Only Connect is a quiz show in the UK that requires contestants to use lateral thinking to find connections between seemingly random items. This is fiendishly tricky but made surprisingly compelling by the variety of topics that inspire the questions, plus host Victoria Coren Mitchell and her witty asides and amusing monologues.
Victoria Coren Mitchell trained as a journalist but came to fame as a poker player - in 2006 she became the first female winner of the European Poker Tour (and she went on to become the only two-time winner of the European Poker Tour when she won again in 2014). She appeared on television in the show Late Night Poker and the production company subsequently invited her to host the pilot of a quiz show they were developing.
Filmed in Cardiff and first broadcast on BBC Four in 2008 the title for the programme is taken from a line1 in E M Forster's novel Howard's End (1910). This established its credentials as a quiz for people who are curious about the world and interested in the more obscure aspects of it.
Its credentials as a quiz for quizzing's sake are further emphasised by the fact that there is no prize for winning an episode - the prize for winning the whole series is simply a small trophy containing the Only Connect Logo. There is no audience in the studio, so the only applause that occurs is when Victoria or the contestants congratulate each other.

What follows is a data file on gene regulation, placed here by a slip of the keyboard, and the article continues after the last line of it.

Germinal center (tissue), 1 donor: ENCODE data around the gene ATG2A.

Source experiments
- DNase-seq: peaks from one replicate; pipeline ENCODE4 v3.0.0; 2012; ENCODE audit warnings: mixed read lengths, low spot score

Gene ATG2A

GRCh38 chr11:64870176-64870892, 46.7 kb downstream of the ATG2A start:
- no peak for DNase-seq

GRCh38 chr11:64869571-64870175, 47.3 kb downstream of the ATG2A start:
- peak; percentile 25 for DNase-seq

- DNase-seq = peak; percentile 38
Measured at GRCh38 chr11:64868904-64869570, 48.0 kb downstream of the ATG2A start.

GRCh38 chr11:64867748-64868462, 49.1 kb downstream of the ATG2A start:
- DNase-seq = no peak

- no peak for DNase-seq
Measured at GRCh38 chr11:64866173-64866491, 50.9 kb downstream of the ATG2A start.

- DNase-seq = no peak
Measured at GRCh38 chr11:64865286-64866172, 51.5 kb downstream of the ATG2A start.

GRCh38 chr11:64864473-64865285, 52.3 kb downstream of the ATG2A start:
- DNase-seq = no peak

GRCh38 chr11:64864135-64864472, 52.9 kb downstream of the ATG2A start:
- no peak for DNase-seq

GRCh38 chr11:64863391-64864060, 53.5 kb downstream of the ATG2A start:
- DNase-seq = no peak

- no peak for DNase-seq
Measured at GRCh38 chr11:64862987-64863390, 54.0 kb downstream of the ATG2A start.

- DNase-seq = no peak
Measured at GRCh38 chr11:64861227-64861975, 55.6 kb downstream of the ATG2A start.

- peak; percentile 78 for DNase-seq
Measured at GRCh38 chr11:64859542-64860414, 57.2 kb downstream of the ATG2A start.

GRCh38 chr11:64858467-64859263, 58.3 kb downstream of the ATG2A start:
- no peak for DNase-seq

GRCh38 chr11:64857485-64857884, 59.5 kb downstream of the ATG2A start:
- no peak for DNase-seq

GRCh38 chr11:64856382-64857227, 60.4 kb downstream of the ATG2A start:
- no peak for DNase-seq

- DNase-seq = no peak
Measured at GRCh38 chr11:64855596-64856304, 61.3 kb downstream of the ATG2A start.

In the first three series, questions were labelled with Greek letters (α to ζ) but there were complaints about that being a 'pretentious gimmick'. In response to the feedback, in subsequent series questions have been labelled with Egyptian hieroglyphs (Lion, Water, Two Reeds, Twisted Flax, Horned Viper and Eye of Horus) - that showed the quiz was not taking itself too seriously, and captured the interest of more viewers. By 2014 its popularity was such that it moved to BBC2, a channel that is the home of a variety of programmes with an educational element, including intellectual quizzes such as University Challenge and Mastermind.
Eye of Horus
In spite of (or perhaps because of) its relative obscurity on BBC Four and BBC2 and its resulting geeky reputation, the show has played host to a number of people who have enjoyed similar fame elsewhere. Mark Labbett won Series 2 with his team 'Rugby Boys' and went on to become known as 'The Beast' when he demonstrated his quizzing prowess against contestants in The Chase TV quiz show in the UK, USA and Australia. Fellow 'Chaser' Jenny Ryan won Series 3 with her team 'Gamblers'. Various University Challenge alumni have appeared, including Gail Trimble and Alex Guttenplan. The QI Elves (the question setters behind the 'Quite Interesting' TV programme) competed in Series 10 and returned for a special episode in 2018.
Each episode has the same structure. There are two teams of three players. Each team member is introduced by Victoria describing an obscure fact about them, such as their interest in postboxes or their involvement in battle re-enactment. The team name describes the connection between the players - examples include 'Birdwatchers' (people with a passion for ornithology), or 'Poptimists' ('pop lovers with a positive outlook and a fondness for puns').